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Saying “No” is Easier Than You Think

You don’t have to share the “why, “it’s okay to say no simply say no and keep your reasons to yourself.  

Saying no can be difficult in the best of times. During times of change or when you are dealing with emotional pressures, saying no to well meaning friends, family and colleagues can be even more challenging. It’s important to know and believe, that no matter who is asking, you have the right to say no. You don’t have to have an excuse; you can say no because it’s simply something you don’t want to do.

Saying No to Family

Family can be the hardest to say no to. Maybe they want to help, help you unpack, watch the kids, buy groceries, fix you up on a date or assist with chores around your home. Those reasons can include not wanting their help for any reason, wanting emotional space, you want to do it yourself, or you don’t want to feel like you owe them something. You don’t have to share the “why, “it’s okay to say no simply say no and keep your reasons to yourself.  What might that look like?

A older and younger woman talking
  • Mom, thanks so much for offering to help me unpack. I’d really like to take my time and do it myself.  You are so kind for offering, but I need to say no.
  • Dad, thank you for wanting to fix the fence this weekend. I have it on my list of things that need to be done and it’s something I want to do myself. Thank you for showing your love by offering to help.  This time I need to do it myself.
  • Sis, thank you for offering to watch the kids. You are always so good to me. I may ask you to help another time, but this time I’d like to keep them close. Thank you again for being such a good sister and aunt.

Turning down Invitations

Friends and family believing that you might need more companionship, may suddenly begin asking you to come to dinner, go to a show, or simply have a drink. When you want to go and it fits your mood and your schedule, go. But, if for any reason you don’t want to go – say no. Your no may look like this:

…they do not need to accept your no. You can simply, and kindly restate your boundaries.

  • You are wonderful for wanting to entertain me.  I have to say no this time.  I appreciate your thoughtfulness.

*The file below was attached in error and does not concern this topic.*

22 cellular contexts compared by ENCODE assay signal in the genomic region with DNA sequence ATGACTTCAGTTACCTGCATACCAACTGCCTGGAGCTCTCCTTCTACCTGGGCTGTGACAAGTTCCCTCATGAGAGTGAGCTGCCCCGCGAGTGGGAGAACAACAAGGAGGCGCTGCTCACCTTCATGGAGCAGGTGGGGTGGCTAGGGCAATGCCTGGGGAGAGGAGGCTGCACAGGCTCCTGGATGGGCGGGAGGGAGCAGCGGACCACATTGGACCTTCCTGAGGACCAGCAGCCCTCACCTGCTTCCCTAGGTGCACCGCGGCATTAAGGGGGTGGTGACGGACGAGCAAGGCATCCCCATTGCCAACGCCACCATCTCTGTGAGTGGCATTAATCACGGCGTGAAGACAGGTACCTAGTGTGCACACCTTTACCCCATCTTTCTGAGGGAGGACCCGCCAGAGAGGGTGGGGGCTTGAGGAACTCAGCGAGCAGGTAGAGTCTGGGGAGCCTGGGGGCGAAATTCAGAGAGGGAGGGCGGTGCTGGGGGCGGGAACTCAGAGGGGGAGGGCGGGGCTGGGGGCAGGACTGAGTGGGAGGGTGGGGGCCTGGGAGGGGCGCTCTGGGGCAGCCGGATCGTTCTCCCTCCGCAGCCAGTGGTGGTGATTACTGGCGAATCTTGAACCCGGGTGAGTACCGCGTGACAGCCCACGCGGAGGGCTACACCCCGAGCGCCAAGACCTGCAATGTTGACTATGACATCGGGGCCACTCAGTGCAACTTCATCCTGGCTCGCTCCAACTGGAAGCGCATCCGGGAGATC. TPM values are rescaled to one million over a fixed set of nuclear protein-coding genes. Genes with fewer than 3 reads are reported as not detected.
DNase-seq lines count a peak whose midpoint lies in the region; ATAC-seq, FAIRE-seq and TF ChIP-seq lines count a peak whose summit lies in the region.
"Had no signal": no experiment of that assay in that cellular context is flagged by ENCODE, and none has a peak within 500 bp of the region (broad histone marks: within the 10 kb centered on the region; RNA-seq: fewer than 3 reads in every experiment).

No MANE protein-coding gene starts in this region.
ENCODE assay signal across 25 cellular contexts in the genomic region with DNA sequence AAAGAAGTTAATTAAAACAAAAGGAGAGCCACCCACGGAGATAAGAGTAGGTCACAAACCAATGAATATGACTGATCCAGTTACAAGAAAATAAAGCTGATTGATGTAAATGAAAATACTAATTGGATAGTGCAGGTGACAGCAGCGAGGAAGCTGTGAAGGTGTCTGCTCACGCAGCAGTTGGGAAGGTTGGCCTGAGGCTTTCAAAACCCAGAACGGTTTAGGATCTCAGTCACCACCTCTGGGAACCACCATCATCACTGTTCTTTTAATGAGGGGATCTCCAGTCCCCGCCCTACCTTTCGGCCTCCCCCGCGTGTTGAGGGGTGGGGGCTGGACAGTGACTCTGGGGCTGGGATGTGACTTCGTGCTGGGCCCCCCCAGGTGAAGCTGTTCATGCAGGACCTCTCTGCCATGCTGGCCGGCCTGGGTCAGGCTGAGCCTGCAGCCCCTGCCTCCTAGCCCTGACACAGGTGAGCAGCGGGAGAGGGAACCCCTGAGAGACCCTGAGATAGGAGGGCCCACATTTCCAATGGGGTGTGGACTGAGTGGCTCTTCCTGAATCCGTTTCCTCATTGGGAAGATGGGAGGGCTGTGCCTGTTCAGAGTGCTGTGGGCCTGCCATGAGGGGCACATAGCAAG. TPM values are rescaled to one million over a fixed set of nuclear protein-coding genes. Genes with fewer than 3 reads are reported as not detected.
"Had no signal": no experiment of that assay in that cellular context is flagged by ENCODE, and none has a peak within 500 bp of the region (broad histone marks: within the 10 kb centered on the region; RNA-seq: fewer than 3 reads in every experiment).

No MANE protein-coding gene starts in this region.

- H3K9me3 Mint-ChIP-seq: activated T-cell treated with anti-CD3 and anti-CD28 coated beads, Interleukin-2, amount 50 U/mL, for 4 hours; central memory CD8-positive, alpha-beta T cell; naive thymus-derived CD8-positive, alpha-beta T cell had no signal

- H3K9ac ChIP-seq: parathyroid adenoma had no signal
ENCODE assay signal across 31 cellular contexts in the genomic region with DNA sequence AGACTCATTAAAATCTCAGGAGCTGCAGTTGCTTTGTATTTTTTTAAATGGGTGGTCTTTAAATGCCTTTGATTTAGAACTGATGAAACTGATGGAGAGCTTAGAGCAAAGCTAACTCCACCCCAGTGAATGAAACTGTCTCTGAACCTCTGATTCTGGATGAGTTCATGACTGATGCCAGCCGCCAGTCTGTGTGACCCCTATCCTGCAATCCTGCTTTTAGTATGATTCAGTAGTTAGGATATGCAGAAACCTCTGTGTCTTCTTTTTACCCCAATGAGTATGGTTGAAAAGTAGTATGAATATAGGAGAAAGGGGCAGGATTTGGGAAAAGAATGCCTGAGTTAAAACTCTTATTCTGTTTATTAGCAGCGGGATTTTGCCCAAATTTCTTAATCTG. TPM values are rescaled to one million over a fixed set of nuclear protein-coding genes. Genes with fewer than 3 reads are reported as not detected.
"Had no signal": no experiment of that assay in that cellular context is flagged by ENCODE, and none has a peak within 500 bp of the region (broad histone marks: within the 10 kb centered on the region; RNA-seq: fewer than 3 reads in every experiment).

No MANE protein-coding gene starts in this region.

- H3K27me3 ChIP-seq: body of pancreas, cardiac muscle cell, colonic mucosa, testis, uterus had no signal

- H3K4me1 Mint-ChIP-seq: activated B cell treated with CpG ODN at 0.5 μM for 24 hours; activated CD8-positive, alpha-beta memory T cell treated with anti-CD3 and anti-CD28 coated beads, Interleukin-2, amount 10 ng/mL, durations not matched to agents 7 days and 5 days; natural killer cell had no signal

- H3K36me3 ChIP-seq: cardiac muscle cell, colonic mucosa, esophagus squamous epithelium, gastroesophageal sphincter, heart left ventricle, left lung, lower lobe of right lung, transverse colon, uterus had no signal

• Thanks for inviting me to dinner Sally. You are a great cook.  It pains me to do, but I have to say no thanks. Maybe another time.
  • Drinks afterwork? Sounds like fun, but I won’t be coming tonight.  Have a great time.  Thanks again for the invite.

How to say no to extra projects or work?

This can be tricky. Feel free to take time to think about it. You may want to prioritize according to who is asking. Let’s look at some examples.

  • A co-worker wants to use your experience and knowledge to help plan their new project.  These are the easiest to turn down.  A simple reply might be, “Thanks for inviting me to be part of your planning group.  Unfortunately, I have multiple items that I am managing currently and through this fiscal year. My schedule for completion is tight.  I will not be able to participate.  I wish you the best.” If you want to be helpful, suggest they invite someone from your team, or another team who can help to fill a knowledge gap.
  • Emails can turn into meeting requests. When this happens, you can offer to help, but say no to the meeting. “My schedule has been crazy lately; I won’t be able to make this meeting. Email is usually more convenient for me. If you’d like to send me the agenda, I can email you my thoughts prior to the meeting. Thank you for understanding.”
  • If it’s your Boss, it’s hard to say no.  If your plate is already full, push back. Send a list of your current priorities and ask which ones can be shifted to allow you work on the new project/task.

What about those who won’t take no for an answer?

Some people keep pushing and just won’t accept the word “No.” They do not need to accept your no. You can simply, and kindly restate your boundaries. 

  • You can restate your no. If you want to soften the impact you can also say, “I see this is hard for you to accept, but my answer is no.”
  • Express your discomfort. “I said no. Again, I appreciate the offer (your need for help etc.) Your refusal to acknowledge my no is making me uncomfortable.”
  • If none of these work, you can simply walk away. If you feel the need you can share, “This is now very uncomfortable. I said no. I’m beginning to feel disrespected. I am not going to change my mind. I need to walk away now.”

Saying No is Drawing a Boundary

Saying no is acknowledging your right to have boundaries. Boundaries about how you spend your time or who you share your time with. The advice in this post is for dealing with relatively ordinary people. Most people will respect your boundaries, and respect your right to say no. When people refuse to do this, it may be time to step away from the relationship for a short time for important relationships, and a longer time or permanently for those who are simply acquaintances. You deserve to be respected and listened to.

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Robin & Heather
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Written by Robin & Heather

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